There’s a reason in the game review community that the phrase “what can be said that hasn’t been said before” is both exceedingly accurate and cliché. Certain games reviewed are so popular that the same themes are reiterated in almost the same voice and phrases. So it brings up the point: Why review an over-reviewed game? Keep that in mind as we retread one of the most popular games of the last decade: Resident Evil 4.
Resident Evil 4 follows STARS agent Leon S. Kennedy as he is sent to Spain’s rural countryside searching for President Graham’s daughter, Ashley. (Why, oh why, did Lauren Graham have to make out with our last president?) Shortly after he arrives, he is attacked by the villagers, his support is murdered and his weaponry quickly becomes obsolete. So what is going on in this Spanish village?
Resident Evil 4 will not win any awards for its uneven storytelling as it quickly ranges from camp to a serious and well-voiced plot. Furthermore, the game’s chills are a bit hit and miss when the emphasis is on the thrill. Yet it contains several cool elements: There’s the intriguing femme fatale Ada who cannot be penned down to any particular side. And the game flows in a cinematic fashion. One of my favorite scenes is when Ada and Leon meet in the castle.
Graphically, Resident Evil 4 is awesome! And no, that is not some overstatement. The game is highly detailed, with the scenery and characters looking realistic. It’s incredible to watch an enemy grab his arm or head in agony. The game is a bloodbath and will probably turn many gamers off. Blood splatters are constantly seen and plagas sometimes “sprout” out of their heads. Most important, it constantly runs smooth, and the load times are on the fast end of the spectrum. The catch is that there are little clippings here and there, such as Leon walking through trees and his feet going in the wall when he side jumps through a window. Furthermore, there are not many different character models, so you’ll see the same few characters over and over.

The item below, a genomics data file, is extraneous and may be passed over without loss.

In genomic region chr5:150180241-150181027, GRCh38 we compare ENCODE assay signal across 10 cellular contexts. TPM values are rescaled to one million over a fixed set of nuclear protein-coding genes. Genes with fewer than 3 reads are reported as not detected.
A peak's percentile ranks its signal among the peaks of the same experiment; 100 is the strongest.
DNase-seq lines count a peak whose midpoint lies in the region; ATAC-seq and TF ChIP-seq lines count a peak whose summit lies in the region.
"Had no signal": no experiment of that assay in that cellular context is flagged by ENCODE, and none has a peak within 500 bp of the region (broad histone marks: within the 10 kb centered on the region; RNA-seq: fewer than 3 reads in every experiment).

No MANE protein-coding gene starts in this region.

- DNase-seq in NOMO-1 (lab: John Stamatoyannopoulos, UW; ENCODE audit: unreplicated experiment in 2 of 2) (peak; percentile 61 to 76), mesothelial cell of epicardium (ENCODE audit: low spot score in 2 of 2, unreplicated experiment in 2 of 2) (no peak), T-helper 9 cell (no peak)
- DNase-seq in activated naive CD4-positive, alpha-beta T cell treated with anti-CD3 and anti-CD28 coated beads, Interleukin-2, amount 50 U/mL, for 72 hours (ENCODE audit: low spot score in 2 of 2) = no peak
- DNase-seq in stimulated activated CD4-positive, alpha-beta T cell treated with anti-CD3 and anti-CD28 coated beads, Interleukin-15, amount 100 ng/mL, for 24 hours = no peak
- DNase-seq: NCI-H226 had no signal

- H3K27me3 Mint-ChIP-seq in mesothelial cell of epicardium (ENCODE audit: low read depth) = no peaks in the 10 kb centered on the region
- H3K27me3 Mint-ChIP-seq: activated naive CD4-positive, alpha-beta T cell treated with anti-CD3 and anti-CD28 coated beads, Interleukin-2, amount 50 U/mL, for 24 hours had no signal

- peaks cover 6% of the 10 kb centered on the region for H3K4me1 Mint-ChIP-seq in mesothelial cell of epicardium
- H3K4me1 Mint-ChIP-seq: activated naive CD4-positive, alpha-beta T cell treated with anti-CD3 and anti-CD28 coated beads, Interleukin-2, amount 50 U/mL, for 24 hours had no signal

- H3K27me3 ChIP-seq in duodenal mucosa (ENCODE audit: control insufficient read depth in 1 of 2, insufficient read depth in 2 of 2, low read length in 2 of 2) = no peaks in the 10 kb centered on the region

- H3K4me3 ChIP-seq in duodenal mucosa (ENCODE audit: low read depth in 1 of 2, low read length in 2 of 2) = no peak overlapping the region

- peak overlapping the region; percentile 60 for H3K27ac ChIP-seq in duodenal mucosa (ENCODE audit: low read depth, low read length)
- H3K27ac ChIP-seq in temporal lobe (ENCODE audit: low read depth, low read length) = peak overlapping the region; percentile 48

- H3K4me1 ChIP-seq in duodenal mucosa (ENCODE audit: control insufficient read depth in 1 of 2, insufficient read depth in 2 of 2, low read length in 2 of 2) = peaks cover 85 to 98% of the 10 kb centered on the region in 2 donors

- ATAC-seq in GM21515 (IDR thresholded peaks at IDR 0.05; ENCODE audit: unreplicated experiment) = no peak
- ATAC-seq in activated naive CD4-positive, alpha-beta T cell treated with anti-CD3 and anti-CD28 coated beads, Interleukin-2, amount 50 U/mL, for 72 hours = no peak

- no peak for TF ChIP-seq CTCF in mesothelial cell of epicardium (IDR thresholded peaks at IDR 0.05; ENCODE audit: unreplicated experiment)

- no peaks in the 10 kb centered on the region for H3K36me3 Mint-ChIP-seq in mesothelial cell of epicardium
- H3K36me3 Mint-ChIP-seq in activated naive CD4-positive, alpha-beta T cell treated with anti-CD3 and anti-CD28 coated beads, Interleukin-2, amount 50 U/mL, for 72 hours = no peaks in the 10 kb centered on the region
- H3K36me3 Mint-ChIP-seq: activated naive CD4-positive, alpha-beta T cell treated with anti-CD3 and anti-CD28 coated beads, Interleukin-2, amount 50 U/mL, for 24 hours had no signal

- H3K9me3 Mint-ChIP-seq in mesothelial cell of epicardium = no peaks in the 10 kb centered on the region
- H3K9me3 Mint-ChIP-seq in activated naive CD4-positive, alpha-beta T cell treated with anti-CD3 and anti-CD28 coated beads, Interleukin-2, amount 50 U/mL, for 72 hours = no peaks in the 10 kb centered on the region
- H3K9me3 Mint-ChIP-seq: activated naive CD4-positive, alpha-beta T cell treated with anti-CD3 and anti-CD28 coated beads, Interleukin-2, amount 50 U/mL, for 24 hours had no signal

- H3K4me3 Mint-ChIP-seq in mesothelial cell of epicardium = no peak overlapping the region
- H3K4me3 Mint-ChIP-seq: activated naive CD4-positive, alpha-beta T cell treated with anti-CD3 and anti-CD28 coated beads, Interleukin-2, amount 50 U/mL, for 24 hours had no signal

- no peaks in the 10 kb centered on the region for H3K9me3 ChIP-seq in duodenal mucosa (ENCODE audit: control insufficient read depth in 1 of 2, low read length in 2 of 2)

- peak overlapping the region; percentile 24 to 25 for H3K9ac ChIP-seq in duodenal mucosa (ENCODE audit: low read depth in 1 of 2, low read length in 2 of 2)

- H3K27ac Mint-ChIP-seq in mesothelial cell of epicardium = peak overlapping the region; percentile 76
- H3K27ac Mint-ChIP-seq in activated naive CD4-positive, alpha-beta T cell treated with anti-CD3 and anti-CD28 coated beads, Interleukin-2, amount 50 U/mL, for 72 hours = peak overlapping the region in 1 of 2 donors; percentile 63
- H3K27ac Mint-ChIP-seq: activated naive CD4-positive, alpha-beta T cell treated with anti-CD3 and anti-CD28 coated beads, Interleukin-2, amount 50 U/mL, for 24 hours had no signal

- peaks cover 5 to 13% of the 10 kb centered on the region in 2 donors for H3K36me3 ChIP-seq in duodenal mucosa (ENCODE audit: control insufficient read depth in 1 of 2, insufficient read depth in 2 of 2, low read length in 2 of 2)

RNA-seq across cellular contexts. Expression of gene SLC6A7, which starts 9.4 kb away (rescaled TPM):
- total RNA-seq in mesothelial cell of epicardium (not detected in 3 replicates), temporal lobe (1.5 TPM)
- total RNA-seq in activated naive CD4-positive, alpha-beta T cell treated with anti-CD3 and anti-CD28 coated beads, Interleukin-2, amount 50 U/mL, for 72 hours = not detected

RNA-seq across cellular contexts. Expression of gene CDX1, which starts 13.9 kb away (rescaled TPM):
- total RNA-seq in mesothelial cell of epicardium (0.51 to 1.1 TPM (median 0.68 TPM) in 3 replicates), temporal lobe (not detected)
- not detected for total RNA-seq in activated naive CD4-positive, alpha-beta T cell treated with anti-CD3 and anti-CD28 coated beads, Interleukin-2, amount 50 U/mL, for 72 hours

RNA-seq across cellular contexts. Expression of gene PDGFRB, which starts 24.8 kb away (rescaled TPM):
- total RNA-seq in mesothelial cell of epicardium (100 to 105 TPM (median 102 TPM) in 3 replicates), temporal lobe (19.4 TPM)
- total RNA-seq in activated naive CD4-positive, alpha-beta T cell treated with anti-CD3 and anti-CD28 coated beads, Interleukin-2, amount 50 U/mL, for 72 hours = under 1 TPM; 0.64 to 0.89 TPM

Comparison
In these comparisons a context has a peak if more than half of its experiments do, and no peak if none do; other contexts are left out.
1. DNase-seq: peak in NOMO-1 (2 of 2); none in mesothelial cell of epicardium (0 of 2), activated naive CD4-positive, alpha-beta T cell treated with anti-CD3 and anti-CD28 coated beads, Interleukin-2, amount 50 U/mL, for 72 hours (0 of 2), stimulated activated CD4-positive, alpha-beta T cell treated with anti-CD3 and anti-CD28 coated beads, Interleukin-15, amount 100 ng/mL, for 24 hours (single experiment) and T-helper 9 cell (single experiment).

Thankfully, the game controls rather well for a tank-like system. The camera is always behind Leon. So if someone or something attacks him, it’s usually from the sides or from behind. Firing guns and using his knife is a pure joy and intuitive. While holding down the R button, you move the control stick toward the target. Pure, simple and it transforms the game into a second-person shooter. The catch with the system is that you cannot use the C-stick to side-stepk — something that would be very nice to have at times. Another addition is the quick-time button-pressing events. Unlike other games with this inclusion, how quickly you press the button(s) directly effects what happens on screen. Plus, these occur at any given time, making it a necessity to keep one’s hands on the controller at all times.
Of course, there’s more to the game than intense action. You have access to different weapons and tune-ups to make things interesting. New weapons are slowly integrated into the merchant’s shop along with the tune-ups. Do you hold onto your old handgun, or do you trade it in for something stronger? How about using a mine gun that shoots out mines that explode when enemies get close to them? How about saving some sanity by trading in your suitcase for more inventory space and increasing firepower of your guns? Part of the difficulty of Resident Evil 4 all depends on which weapons you bring into the fray and potency.
Sound design is incredible as well. It ranges from the moody organ-like crescendo to bursting drums. Chants from corrupted monks can be heard echoing all around Leon as they actively search for him. Villagers scream out in Spanish and give out a satisfying moan of death when killed. And then there is the scariest sound of them all: the chainsaw. Thank goodness for the soothing typewriter music with its organ and electronica reverb mix when the going gets too tough.
Ultimately, it is important to note that Resident Evil 4 is not a horror game. As previously stated, it is more about the thrills than the disturbing chills. Its goal is to keep the tension high and the played clued to his/her seat out of morbid curiosity as each new monstrosity graces (grosses?) the screen. You are meant to put down the controller at times from all the tension. That’s the reason there are save points liberally available in the game.
Resident Evil 4 is a second-person shooter with strong horror elements. Some people assert that it is one of the scariest games ever made due to all of the gore. I believe otherwise as I can name one right off the top of my head that’s on the Game Cube that can and will keep people up out of fear. However, that game lacks Resident Evil 4’s satisfying action.
I bought the game years ago for $20. And it was definitely worth the price of admission once I overcame the gore. It has somehow wormed its way as one of my favorite games across game systems. It also was one of the first “horror” games that I played. In conclusion, there is a kick-@$$ element to the game that is not always seen or even felt in games. This one of those “must play” games that gamers should experience. And don’t be scared if you don’t own a PlayStation 2 or Game Cube as the game is now available on PlayStation Network and Xbox Live Arcade. Of course, it’s totally OK if you can’t stand this game as there may not be enough soap to cleanse one’s hands.